Clinical progression of breast cancer malignant behavior: What to expect and when to expect it

Citation
R. Heimann et S. Hellman, Clinical progression of breast cancer malignant behavior: What to expect and when to expect it, J CL ONCOL, 18(3), 2000, pp. 591-599
Citations number
28
Language
INGLESE
art.tipo
Article
Categorie Soggetti
Oncology,"Onconogenesis & Cancer Research
Journal title
JOURNAL OF CLINICAL ONCOLOGY
ISSN journal
0732-183X → ACNP
Volume
18
Issue
3
Year of publication
2000
Pages
591 - 599
Database
ISI
SICI code
0732-183X(200002)18:3<591:CPOBCM>2.0.ZU;2-1
Abstract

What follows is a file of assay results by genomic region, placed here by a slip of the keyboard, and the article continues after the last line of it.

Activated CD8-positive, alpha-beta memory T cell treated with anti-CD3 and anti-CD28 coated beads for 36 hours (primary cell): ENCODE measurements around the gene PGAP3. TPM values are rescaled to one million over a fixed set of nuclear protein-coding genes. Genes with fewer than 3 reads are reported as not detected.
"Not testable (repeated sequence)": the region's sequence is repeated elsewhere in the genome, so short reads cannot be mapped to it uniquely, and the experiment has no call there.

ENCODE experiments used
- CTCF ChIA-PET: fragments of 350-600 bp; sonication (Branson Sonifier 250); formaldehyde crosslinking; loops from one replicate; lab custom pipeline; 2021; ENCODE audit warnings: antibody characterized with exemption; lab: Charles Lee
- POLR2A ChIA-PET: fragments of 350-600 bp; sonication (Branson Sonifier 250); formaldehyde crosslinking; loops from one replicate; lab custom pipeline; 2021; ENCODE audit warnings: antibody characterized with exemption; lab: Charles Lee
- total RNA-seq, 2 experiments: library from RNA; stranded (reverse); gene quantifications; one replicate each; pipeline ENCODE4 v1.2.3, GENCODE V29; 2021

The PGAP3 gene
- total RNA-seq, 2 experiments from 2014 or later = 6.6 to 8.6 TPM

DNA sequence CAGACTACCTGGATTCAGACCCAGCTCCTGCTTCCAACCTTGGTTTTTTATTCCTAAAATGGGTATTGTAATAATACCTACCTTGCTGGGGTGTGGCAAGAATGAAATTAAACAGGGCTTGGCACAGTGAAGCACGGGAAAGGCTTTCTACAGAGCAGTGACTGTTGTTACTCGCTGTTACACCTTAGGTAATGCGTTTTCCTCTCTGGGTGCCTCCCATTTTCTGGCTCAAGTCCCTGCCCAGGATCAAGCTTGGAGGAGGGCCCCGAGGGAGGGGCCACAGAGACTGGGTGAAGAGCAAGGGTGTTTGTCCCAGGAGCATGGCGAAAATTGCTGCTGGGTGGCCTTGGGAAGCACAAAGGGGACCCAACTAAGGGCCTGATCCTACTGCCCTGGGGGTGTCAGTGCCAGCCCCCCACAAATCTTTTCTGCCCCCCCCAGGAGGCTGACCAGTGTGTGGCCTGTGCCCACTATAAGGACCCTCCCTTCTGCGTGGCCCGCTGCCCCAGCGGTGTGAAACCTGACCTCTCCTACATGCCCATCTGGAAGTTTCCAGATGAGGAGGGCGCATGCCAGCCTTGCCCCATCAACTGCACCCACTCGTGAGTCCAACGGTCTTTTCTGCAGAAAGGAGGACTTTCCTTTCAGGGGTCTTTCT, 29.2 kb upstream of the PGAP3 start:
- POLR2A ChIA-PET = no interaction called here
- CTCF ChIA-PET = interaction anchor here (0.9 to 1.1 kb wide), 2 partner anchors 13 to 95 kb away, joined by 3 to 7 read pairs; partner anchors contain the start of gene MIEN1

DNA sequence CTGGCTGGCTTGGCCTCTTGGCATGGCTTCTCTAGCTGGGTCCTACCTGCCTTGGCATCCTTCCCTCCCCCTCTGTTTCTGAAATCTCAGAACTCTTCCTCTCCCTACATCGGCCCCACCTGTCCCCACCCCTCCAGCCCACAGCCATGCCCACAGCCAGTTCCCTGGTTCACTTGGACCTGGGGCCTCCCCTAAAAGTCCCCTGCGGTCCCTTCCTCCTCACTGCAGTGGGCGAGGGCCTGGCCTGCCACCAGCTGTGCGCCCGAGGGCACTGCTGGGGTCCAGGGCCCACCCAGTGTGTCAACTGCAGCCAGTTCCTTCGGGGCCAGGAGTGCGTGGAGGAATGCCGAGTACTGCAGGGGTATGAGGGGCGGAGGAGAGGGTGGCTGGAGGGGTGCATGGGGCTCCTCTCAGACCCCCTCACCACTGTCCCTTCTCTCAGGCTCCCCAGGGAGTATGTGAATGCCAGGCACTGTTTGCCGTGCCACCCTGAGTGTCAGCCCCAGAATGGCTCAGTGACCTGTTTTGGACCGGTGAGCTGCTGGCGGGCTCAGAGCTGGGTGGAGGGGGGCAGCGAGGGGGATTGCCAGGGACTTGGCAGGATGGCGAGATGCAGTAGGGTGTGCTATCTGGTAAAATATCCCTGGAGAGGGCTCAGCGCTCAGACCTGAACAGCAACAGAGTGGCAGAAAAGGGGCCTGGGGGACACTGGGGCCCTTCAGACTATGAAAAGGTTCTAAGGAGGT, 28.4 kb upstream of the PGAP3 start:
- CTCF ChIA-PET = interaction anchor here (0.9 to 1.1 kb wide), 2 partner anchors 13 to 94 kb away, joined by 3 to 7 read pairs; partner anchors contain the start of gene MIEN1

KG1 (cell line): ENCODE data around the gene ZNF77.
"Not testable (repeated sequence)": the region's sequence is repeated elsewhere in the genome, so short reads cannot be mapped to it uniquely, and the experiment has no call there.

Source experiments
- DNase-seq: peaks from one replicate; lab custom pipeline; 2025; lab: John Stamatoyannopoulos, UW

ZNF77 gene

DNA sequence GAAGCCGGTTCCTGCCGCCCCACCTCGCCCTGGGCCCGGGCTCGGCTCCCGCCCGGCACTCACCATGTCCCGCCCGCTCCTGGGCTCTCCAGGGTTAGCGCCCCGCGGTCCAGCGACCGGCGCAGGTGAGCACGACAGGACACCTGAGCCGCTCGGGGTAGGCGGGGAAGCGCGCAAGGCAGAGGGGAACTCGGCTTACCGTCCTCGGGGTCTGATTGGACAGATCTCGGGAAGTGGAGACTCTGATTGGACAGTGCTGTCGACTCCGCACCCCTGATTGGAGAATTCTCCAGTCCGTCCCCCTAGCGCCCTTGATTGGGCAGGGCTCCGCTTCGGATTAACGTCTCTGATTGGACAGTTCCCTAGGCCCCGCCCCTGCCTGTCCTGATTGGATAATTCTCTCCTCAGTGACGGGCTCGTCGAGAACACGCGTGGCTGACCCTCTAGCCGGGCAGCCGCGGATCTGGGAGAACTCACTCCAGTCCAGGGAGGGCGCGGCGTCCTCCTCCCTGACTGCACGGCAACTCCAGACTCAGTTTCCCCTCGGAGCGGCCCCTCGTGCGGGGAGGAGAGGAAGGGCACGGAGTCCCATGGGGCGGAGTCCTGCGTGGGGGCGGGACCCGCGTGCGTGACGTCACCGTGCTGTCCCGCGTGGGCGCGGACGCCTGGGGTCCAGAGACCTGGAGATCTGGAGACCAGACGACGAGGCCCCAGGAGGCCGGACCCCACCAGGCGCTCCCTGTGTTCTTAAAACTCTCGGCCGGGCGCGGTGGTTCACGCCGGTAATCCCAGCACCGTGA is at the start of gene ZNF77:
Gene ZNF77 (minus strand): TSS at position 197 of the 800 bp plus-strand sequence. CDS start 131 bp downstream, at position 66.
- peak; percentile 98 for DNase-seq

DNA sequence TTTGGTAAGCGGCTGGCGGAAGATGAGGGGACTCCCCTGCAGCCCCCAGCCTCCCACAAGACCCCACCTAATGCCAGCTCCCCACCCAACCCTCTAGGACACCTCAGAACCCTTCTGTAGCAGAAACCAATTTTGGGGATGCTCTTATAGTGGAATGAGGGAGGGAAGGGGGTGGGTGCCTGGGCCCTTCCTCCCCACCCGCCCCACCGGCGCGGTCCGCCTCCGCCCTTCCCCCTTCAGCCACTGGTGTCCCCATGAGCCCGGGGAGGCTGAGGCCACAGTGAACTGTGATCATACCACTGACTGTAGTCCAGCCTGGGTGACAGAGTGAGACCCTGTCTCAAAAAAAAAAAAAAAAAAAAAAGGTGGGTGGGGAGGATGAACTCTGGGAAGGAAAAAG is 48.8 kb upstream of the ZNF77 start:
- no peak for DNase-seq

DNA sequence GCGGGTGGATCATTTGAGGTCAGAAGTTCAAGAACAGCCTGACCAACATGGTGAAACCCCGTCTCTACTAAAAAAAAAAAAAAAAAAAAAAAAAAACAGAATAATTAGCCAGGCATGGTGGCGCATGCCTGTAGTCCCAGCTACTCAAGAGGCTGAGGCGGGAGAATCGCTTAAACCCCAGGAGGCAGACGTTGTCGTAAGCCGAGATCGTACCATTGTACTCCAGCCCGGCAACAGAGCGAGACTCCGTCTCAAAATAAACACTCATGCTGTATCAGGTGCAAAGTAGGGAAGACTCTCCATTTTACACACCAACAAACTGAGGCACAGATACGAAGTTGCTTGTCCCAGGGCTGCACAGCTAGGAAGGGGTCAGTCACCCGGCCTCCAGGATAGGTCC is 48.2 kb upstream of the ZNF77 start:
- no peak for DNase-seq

Purpose: Seemingly localized breast cancer is a heterogeneous mix of truly localized cancers and cancers with occult metastases. Our purpose is to det ermine the parameters of metastatic proclivity for the different clinical p resentations of operable breast cancer and to present quantitative prognost ic information useful to both doctors and patients. Patients and Methods: A series of regionally treated breast cancer patients was analyzed to determine the likelihood and time of the appearance of cli nical metastases for different clinical subgroups. patients operated on at the University of Chicago from 1927 to 1987 for clinically regionally local ized breast cancer, who received no systemic therapy as a part of their ini tial treatment, were included. Overall survival and distant disease-free su rvival in this mature series are analyzed. Results: Metastagenicity, the metastatic proclivity of a tumor, increases w ith both tumor size and nodal involvement. This is also true for virulence, which is the rate at which these metastases appear. Each clinical group ha s a cured population, even those with extensive nodal involvement. A table provides a tool for determining the proportion of risk expended in each cli nical group as a function of the distant disease-free survival. Whereas the likelihood of metastasis increases with tumor size and nodal involvement, the time to their appearance decreases. Conclusion: Breast cancer metastagenicity and virulence are heterogeneous e ven within clinically similar groups of operable breast cancer patients. Tu mor progression is correlated with increasing tumor size and nodal involvem ent. Markers are needed to identify individual tumor virulence and metastag enicity. J Clin Oncol 18:591-599. (C) 2000 by American Society of Clinical Oncology.